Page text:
Little T American Baker


                                                     Little T American Baker

Endless powdery white snow in our neighborhood and cool temperatures make us crave a warm drink and something sweet for the afternoon. How happy we are to have some sweet places within walking distance.
Little T American Baker, located in a contemporary building on the corner of SE Division and 26 th, is a high quality bakery guided by four elements: “flour, science, hands and heart.“

Owner Tim Healea and his passionate team use the best basic ingredients: the knowledge of the fermentation process and baking science, excellent hand- shaping skills and a passion for baking. The ‘heart’ stands for the community of the neighborhood.
 As I met with Tim for our meeting, I immediately felt the special vibe of this bakery. It is a gathering place with sweet and savory treats for young and old alike (or…for people of all ages). Food brings people together and can be enjoyed any time of the day, whether to chit- chat with a dear friend , after a long walk with the dog or after the daily workout.

A former journalist, Tim switched into the culinary field in 1997 and attended the Institute of Culinary Education in New York City. To this day, he upholds a boasting career as a pastry chef and bread baker.
He spared some time for me from his daily schedule and I was able to chat with him about his bakery,  passion and inspiration.

What does Little T American Baker stand for? SAMSUNG CAMERA PICTURES

I was given the nickname Little T while I competed in the Coupe de Monde de la Boulangerie to distinguish me from my teammate Tim Foley. The artisan bread world is a small community and when I opened the bakery I put American in the name, because I wanted to show that you don’t have to use French or German techniques or traditions to be a talented baker.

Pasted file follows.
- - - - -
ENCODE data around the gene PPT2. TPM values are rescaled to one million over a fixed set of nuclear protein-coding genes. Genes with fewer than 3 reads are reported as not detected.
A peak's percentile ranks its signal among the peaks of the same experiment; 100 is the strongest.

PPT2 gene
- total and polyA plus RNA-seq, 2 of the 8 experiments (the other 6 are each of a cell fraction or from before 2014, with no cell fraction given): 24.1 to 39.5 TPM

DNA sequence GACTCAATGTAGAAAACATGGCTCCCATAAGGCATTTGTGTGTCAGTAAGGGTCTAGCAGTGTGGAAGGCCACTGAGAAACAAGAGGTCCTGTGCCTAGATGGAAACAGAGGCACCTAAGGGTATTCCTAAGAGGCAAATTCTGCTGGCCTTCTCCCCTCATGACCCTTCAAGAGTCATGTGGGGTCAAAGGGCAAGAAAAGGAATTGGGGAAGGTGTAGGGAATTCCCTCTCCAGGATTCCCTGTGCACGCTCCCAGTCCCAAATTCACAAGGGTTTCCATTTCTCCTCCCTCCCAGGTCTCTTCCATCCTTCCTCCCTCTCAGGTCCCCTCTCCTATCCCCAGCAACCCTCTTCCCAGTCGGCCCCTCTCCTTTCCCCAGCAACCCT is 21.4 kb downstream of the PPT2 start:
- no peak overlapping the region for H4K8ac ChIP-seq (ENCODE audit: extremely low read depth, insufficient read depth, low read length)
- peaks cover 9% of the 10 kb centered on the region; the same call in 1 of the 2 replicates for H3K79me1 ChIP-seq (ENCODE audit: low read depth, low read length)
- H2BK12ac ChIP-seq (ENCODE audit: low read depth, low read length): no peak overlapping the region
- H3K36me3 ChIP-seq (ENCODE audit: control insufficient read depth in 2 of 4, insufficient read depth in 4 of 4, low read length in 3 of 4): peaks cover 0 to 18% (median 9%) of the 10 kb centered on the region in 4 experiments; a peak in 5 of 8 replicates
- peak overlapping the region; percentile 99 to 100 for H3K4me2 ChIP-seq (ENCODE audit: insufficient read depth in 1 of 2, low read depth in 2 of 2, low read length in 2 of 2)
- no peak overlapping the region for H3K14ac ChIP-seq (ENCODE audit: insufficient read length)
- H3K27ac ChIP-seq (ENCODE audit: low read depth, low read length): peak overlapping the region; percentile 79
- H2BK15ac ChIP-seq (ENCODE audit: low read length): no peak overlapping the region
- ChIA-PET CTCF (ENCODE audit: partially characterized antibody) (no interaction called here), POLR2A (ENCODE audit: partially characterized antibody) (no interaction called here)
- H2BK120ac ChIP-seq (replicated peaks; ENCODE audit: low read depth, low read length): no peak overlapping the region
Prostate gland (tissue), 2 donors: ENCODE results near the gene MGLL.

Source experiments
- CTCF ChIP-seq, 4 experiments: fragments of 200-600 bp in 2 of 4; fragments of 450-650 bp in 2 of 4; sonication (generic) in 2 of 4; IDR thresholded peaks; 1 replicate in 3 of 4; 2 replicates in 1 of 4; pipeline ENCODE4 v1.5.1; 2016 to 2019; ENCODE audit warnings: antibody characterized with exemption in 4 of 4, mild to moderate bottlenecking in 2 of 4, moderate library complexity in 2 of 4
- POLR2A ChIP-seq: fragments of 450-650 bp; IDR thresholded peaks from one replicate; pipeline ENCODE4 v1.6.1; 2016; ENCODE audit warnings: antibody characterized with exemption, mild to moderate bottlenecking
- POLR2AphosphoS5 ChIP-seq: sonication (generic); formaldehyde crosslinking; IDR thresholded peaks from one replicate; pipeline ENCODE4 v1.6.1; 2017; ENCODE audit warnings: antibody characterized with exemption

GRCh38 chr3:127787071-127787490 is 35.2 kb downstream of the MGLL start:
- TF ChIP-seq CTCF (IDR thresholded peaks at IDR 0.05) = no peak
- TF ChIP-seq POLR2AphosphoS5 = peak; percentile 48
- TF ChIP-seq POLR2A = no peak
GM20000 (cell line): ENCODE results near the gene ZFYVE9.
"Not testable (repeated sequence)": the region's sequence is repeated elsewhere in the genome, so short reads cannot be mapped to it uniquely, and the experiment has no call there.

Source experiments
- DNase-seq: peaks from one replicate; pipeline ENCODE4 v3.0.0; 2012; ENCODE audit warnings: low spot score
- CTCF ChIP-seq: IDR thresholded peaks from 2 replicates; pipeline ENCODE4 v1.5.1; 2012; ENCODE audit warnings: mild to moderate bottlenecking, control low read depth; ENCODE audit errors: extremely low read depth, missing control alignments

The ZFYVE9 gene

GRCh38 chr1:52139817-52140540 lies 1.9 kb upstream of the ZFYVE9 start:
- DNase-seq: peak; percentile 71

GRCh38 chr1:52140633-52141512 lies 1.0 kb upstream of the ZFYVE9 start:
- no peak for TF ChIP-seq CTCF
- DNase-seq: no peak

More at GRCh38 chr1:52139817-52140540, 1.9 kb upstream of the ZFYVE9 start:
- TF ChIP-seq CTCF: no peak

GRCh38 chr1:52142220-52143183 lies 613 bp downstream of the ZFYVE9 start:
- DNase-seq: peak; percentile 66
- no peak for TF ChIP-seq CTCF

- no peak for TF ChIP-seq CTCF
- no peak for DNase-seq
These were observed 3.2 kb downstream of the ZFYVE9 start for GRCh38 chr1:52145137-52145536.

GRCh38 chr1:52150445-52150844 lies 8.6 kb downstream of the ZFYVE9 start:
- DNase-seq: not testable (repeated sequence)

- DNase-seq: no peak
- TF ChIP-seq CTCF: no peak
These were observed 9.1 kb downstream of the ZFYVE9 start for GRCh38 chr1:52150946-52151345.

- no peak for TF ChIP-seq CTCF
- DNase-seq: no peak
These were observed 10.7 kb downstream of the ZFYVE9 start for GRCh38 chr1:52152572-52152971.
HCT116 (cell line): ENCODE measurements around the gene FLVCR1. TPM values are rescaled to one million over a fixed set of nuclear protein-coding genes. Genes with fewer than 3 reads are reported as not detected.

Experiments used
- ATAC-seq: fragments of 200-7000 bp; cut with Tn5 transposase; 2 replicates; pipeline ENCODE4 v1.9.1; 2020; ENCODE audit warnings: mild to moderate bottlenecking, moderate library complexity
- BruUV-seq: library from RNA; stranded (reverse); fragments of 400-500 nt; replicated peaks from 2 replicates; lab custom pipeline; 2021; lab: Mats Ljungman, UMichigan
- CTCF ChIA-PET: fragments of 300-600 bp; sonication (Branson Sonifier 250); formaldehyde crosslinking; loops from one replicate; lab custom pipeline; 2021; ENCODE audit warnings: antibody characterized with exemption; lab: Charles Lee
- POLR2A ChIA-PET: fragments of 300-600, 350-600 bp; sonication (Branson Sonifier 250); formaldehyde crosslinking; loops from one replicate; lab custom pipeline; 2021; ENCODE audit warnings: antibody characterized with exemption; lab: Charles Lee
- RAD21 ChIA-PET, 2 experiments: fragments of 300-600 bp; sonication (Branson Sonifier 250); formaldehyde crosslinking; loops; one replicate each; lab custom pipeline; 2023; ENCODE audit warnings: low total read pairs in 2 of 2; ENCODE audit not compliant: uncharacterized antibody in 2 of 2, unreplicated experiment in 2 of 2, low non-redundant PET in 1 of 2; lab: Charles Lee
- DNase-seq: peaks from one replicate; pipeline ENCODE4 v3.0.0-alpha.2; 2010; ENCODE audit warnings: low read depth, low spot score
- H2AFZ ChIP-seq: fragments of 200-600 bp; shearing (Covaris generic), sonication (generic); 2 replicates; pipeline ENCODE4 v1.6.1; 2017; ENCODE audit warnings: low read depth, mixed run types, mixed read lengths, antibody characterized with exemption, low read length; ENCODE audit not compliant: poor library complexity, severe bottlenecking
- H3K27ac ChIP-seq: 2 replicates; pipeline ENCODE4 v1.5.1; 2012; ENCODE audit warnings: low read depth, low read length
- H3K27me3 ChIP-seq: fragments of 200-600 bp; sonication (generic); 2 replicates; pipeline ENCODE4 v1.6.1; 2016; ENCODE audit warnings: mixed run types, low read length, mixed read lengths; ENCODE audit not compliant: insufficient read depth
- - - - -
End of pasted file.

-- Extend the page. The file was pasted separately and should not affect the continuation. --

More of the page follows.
Why did you choose this specific location and interior design?

I kind of fell into it; it was a happy accident. Initially we were looking in North Williams, close to Tasty n’ Sons. It was more affordable, but had less physical capacity. I hired an architect for the design and in a coincidence her partner was the project manager for the building at the Division location. So we met and discussed the design and closed the lease a month later.
I am trained in classic artisan techniques and baking, and I wanted to involve something different by taking these techniques and changing something here and there to make it my own. I wanted the products to be reflected in the design of the bakery. That’s why I chooses the modern design.

Why work on your own?

In 1998 I joined the Pearl Bakery as their first intern and served nine years as their head baker. After a few competitions and teaching in Asia and abroad, I consulted with Kenny & Zuke’s Delicatessen and created their baking program. I put the formulas and recipes together, how to measure flour etc. Through this process, I realized that I like routine and having a place to go to work every day. I reached the point where I could do that for someone else and felt it was time to do it for myself.

Was there an initial trigger to change from journalism into the culinary field?

It happened over time. Wearing a suit and tie and having a nine-five desk job wasn’t my idea of a journalism career. Even the daily life in New York is a full-time job, not a place to settle down. I craved the feeling of being at home and decided to take the step into the culinary field. Cooking and baking started as a hobby. I volunteered at a cooking school program and attended a culinary art program at the Institute of Culinary Education in New York City. After I read the baking cookbook of Nancy Silverton’s “Bread from the La Bread Bakery,“ I started to make my own sourdough starter and bake my own bread at home and at school.